If you’ve ever been stuck behind a train, caught in a traffic jam, or slowed down by whiteout conditions or inclement weather, you know how frustrating it can be—especially when you need to get somewhere in a hurry.
Your circulatory system is, in many ways, like an interior roadway. The blood vessel “cars” carry passengers or cargo (blood and nutrients to hungry cells, waste products to be filtered) to their destinations. And just like your morning commute, these roadways can get congested. There’s a name for this traffic jam—peripheral arterial disease, or PAD—and it can significantly reduce the amount of blood flow received by your feet and extremities.
Your Shipment Has Been Delayed—Symptoms of PAD
Low blood flow can cause myriad problems, and different people may experience different issues. Muscle cramps and foot pain are common, especially during exercise. You may feel strange sensations, including burning or numbness and shiny skin in your legs and feet. You may notice that your legs feel much cooler than your arms. As the arteries narrow, pain may become more intense and occur even when at rest. Lack of blood flow also reduces your body’s natural ability to fight off infection and repair wounds. People with peripheral arterial disease often report that cuts or sores on their feet just won’t heal.
In the worst case scenario, a narrowed artery may become too small to accommodate a blood clot and become completely blocked, potentially leading to tissue death, heart attack, or stroke.
Artery Lane Closures—Causes of PAD
Here’s where the analogy breaks down. While real traffic jams can be relieved in a relatively short time, as accidents are cleared up and lanes are reopened, it’s not so easy with peripheral arterial disease. The condition is usually caused by hardened, narrowed arteries (atherosclerosis) that have been clogged by cholesterol and fat and restrict blood flow. Obesity, years of smoking, unmanaged high blood pressure or cholesterol, alcohol abuse, and diabetes are the major risk factors here.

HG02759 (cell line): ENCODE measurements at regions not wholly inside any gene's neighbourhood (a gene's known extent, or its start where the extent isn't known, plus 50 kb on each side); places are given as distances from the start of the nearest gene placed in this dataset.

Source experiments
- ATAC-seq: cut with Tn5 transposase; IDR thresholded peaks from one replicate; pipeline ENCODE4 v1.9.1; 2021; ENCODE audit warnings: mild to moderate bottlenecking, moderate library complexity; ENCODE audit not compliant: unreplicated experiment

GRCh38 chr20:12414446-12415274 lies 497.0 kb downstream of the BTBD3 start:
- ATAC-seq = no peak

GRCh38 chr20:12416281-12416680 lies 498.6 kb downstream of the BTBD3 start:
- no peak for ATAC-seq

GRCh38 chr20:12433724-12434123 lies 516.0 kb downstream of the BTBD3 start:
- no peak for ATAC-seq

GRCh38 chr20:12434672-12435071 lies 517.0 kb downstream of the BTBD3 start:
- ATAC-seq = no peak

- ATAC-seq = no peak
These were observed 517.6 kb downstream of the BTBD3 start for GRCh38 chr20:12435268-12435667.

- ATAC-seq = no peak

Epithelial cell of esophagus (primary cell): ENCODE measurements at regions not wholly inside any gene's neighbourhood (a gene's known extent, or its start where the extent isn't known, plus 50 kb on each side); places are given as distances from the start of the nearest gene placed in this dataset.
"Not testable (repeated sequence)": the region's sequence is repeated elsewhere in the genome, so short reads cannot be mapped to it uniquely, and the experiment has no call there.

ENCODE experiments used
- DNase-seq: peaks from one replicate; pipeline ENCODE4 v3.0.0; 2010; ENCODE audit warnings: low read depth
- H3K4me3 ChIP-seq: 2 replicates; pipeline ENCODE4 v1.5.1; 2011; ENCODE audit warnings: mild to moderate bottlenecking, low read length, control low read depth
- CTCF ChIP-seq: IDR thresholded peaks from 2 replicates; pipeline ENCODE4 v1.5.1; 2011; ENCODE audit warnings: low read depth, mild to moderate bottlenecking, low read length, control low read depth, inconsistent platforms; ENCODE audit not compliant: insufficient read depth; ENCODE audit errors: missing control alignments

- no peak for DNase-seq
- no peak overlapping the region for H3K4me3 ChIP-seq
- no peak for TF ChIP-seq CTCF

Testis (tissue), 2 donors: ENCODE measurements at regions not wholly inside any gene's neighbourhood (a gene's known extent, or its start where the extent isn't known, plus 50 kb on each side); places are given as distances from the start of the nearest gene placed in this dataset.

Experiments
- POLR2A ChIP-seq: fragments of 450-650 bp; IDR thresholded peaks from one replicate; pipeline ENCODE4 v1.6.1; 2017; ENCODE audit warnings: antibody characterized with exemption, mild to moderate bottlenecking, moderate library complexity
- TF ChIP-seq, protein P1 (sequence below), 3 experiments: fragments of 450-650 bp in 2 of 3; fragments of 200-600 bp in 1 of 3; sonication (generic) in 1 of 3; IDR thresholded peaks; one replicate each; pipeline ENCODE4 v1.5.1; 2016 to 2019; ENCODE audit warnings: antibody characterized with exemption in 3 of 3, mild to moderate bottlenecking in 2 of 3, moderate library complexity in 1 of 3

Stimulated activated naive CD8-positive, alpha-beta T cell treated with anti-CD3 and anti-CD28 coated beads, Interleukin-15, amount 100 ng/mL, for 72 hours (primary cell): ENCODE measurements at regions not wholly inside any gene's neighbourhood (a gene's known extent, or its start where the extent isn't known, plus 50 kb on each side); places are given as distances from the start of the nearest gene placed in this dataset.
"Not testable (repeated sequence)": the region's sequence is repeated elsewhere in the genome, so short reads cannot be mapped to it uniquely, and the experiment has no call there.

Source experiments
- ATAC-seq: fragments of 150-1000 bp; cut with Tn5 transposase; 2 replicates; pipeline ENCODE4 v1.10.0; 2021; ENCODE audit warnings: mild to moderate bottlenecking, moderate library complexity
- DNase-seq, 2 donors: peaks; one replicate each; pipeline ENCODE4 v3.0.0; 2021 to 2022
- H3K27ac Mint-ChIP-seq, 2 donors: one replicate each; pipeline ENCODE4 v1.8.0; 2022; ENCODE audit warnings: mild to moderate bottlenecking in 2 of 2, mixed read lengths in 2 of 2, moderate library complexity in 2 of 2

These blockages are unfortunately more or less permanent, even after making healthy lifestyle improvements. Conservative treatments are generally designed to halt progression, rather than reverse it.
Keeping the Traffic Flowing—Prevention and Treatment
That said, don’t be discouraged! There’s still a lot you can do to limit the damage, relieve symptoms, and improve your everyday quality of life.
The best and most permanent solution is a commitment to making healthy choices. Watch what you eat. Get regular exercise. Control high blood pressure, high cholesterol, and high blood sugar with a combination of better lifestyle habits and, if necessary, medication. If you smoke, quit. Also, be sure to treat your feet well—keep them clean and dry, and check your feet daily for any problems—since PAD greatly increases the chances that even minor nicks will become infected.
Okay, for many that does sound like a big ordeal, but you can do it! It helps to find somebody—a spouse, friend, or family member—who is willing to make the journey with you and hold you accountable.
Still, we recognize that you may need a little more assistance, especially when you’re first adjusting to new, healthy habits. In addition to treating the causes (e.g., blood pressure or cholesterol drugs), a number of medications can help you manage painful symptoms related to PAD. These may help temporarily widen arteries or improve blood flow and prevent blood clotting,
For substantial blockages, a surgical procedure may be necessary to reopen a passage (angioplasty) or to bypass it using a grafted or synthetic artery.
Call the Rescue Team
Although the wide variety of possible symptoms sometimes make it difficult to interpret the warning signs, peripheral arterial disease is relatively easy (and painless) to diagnose and important to treat. If you notice muscle pain, numbness, or tingling in your feet, calves, or legs, call Family Foot and Ankle Center at (513) 728-4800 or (859) 282-1572. This is especially important if you have a family history of heart disease or struggle with weight, diabetes, smoking, or other related risk factors. Numbness, cramping, and pain are not normal—let our experts in the Cincinnati, OH, area help you get back to full health.